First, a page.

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The world's fastest camera

It took 6 years to 20 people and $6 million to build the 'Regional Calorimeter Trigger' (RCT), which will be used at the Large Hadron Collider (LHC) in Geneva, Switzerland. This camera will be able to process 4 trillion bits of information per second while analyzing a billion proton collisions per second.

This image processor is not your typical digital camera. It took 6 years to 20 people and $6 million to build the 'Regional Calorimeter Trigger' (RCT) which will be a component of the Compact Muon Solenoid (CMS) experiment, one of the detectors on the Large Hadron Collider (LHC) in Geneva, Switzerland. The RCT will fill several racks of space in order to process 4 trillion bits of information per second while analyzing a billion proton collisions per second. The camera is currently tested at the University of Wisconsin at Madison before being shipped to Geneva in June to participate in the first experiments in 2007.

Before focusing on the RCT, let's briefly look at the physics behind the CMS experiment.

When protons crash in a collider, an event that occurs over the span of two-billionths of second, the particles they create are so short lived that they cannot be observed directly.
According to Pamela Klabbers, [a UW-Madison scientist leading the effort to build the superfast image processor,] all of this happens, says Klabbers, in less than two billionths of a second, and scientists need to determine if that ephemeral moment is of interest and record it.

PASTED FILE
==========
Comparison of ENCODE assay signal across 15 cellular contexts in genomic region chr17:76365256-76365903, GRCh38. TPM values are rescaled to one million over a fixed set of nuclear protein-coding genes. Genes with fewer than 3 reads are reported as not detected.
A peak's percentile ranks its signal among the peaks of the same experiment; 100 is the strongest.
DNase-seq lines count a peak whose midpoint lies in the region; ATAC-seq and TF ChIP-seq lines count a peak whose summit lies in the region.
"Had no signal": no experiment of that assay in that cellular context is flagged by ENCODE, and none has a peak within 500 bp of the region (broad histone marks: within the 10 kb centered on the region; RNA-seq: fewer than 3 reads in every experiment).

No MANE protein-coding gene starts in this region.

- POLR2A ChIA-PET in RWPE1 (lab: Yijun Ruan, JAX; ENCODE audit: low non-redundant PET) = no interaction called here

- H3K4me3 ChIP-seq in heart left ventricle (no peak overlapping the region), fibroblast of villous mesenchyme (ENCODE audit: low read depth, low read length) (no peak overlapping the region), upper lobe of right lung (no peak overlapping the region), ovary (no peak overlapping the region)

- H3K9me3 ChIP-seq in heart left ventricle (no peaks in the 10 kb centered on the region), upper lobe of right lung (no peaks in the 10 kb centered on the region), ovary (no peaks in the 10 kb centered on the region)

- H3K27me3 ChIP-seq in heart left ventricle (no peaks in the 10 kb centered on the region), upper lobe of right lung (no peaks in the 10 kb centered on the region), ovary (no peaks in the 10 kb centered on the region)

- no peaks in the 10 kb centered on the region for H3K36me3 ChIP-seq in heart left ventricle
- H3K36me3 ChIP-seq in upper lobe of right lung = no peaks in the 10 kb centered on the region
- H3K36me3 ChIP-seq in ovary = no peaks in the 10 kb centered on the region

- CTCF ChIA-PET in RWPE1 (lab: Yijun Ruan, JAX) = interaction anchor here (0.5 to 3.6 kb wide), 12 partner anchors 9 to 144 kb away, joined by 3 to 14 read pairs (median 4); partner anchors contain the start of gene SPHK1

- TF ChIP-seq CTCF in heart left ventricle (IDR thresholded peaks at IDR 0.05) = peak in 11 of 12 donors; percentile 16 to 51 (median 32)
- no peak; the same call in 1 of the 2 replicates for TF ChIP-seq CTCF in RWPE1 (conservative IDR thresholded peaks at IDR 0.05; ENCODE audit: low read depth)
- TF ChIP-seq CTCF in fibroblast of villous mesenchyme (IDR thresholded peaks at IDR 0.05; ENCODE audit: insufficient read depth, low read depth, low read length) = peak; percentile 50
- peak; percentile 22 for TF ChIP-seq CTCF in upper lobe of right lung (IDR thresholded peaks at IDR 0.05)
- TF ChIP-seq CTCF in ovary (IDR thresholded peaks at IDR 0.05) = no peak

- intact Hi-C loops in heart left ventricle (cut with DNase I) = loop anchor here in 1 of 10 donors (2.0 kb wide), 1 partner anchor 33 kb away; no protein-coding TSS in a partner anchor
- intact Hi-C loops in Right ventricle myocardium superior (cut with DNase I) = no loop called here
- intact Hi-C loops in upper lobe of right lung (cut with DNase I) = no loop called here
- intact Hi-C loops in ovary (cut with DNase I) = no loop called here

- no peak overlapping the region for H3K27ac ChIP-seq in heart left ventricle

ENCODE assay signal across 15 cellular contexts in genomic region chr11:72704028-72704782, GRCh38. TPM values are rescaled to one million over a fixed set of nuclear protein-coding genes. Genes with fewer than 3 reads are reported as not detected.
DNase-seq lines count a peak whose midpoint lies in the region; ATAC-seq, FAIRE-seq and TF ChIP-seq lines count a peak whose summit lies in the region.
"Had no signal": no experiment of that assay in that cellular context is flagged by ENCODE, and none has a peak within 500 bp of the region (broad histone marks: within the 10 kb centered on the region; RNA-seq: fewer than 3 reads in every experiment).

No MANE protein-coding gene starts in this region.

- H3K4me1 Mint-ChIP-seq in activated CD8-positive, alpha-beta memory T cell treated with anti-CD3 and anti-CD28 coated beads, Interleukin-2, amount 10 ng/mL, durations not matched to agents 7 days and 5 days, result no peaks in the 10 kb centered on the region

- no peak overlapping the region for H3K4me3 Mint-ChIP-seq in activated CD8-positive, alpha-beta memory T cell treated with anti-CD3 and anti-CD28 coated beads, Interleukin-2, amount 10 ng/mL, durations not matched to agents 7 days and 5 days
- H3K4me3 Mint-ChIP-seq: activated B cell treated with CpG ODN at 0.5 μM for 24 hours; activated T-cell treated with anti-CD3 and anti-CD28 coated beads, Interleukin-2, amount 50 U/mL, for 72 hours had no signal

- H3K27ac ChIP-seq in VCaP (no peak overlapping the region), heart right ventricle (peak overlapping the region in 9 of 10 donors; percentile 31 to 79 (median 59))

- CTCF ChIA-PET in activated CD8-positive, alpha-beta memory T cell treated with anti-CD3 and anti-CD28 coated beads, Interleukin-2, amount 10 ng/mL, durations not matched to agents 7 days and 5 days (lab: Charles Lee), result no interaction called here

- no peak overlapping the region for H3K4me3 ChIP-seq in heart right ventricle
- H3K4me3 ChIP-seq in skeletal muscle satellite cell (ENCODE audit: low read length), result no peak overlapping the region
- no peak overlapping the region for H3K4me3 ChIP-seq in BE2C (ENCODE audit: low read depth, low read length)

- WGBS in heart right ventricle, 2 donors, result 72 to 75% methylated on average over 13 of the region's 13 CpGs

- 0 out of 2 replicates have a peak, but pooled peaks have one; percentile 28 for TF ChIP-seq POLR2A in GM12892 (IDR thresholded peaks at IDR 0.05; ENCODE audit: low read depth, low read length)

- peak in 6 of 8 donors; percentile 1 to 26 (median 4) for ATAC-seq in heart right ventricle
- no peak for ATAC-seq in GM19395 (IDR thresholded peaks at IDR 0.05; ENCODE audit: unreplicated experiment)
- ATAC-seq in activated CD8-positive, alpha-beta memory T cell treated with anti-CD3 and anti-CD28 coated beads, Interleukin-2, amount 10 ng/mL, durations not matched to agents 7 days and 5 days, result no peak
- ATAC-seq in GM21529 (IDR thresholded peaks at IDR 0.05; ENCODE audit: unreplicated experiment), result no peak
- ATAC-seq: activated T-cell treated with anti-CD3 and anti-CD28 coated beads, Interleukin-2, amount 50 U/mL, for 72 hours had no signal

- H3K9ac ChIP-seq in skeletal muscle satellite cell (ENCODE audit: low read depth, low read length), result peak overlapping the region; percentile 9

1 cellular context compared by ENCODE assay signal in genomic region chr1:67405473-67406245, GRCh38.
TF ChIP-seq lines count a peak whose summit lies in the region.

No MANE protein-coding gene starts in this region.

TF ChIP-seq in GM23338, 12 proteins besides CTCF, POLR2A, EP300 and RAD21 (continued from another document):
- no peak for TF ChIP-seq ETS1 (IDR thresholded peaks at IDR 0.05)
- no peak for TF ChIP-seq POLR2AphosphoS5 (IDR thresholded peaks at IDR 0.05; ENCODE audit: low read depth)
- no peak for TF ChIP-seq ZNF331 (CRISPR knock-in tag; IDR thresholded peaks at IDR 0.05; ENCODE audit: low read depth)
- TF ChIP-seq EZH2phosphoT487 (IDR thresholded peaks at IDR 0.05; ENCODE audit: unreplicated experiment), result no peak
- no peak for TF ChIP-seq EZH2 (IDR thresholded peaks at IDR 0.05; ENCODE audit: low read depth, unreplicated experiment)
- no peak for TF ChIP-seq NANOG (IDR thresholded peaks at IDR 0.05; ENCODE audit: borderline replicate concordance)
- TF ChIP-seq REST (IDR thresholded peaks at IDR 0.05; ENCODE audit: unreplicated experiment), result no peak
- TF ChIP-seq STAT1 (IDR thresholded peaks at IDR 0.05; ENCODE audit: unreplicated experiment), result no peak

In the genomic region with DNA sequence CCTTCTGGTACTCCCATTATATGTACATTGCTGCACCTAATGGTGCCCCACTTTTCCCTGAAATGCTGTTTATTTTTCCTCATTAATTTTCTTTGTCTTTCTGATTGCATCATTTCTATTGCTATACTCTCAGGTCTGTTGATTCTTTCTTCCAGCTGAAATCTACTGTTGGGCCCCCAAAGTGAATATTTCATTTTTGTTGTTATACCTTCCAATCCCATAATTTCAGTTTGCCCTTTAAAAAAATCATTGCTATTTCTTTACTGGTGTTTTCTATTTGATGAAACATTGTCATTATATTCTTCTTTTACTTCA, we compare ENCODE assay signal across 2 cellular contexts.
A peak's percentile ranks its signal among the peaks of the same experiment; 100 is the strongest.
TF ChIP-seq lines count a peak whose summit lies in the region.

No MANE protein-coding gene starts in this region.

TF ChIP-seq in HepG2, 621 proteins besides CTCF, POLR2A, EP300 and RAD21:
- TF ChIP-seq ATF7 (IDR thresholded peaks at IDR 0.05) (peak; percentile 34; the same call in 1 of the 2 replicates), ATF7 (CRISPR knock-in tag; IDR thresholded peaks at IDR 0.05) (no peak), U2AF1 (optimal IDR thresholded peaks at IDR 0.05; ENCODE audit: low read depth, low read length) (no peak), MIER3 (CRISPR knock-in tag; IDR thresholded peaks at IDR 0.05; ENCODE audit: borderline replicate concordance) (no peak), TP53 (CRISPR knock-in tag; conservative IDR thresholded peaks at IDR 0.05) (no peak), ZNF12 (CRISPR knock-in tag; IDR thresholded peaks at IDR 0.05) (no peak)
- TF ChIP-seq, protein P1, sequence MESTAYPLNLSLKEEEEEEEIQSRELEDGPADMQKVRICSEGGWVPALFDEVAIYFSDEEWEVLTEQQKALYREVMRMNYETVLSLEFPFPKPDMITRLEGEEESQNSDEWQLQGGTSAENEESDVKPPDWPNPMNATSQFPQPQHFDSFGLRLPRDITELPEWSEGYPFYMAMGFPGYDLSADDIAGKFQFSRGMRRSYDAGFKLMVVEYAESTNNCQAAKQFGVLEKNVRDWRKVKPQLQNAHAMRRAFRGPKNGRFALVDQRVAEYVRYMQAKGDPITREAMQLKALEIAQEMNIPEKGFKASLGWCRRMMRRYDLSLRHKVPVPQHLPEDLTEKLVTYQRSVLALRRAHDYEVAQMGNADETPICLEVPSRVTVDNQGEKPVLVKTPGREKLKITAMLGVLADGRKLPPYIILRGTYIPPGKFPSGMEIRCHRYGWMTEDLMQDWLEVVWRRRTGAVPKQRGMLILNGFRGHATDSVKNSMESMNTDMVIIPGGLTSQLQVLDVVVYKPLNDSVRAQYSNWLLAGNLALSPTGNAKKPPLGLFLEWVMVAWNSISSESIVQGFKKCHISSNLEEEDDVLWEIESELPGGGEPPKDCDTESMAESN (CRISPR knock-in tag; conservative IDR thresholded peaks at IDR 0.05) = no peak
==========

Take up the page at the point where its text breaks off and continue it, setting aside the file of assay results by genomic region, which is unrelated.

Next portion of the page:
This is why the Regional Calorimeter Trigger was built. Here are some short details.

The Regional Calorimeter Trigger will be capable of processing 4 trillion bits of information per second, in essence taking "a picture of the structure of the collisions 40 million times per second," says Klabbers, who has been working to build the device at UW-Madison with 20 other people for the past five and a half years.
The Regional Calorimeter Trigger is composed mostly of custom-designed and built circuit boards integrated into crate-like structures that will be in a series of racks 8 to 9 feet tall. The components are scheduled to be shipped to Geneva in June and should be up and running by the end of 2006 in anticipation of the LHC’s first experiments planned for 2007.

Below is a "close up view of integrated circuits on a summary card, one of 300 such parallel processing computer cards to be mounted into 18 crates to collectively create a massive image processor capable of analyzing one trillion bits of data per second. A summary card does the final processing of data and drives that information to the next processing level." (Credit: Jeff Miller/UW-Madison). Here is a link to related pictures.

RCT integrated circuits

For many more information about the RCT, here is the project web page and a link to lots of pictures.

But you may prefer to browse through this presentation from which I've extracted the two slides below. The first one describes the algorithms to be used (Credit: UW-Madison).

RCT algorithms

This other one shows the RCT crate (Credit: UW-Madison).

RCT Crate

As this camera is not yet assembled in Switzerland, I'll leave the last word to Pamela Klabbers.

For Klabbers, who spends most of her time in Switzerland, it won’t be possible to relax until the first working tests of the Regional Calorimeter Trigger show that it will work as advertised: "Until I see everything working right, I will be apprehensive."

Good luck!

Sources: Terry Devitt, University of Wisconsin at Madison, February 6, 2006; and various web sites

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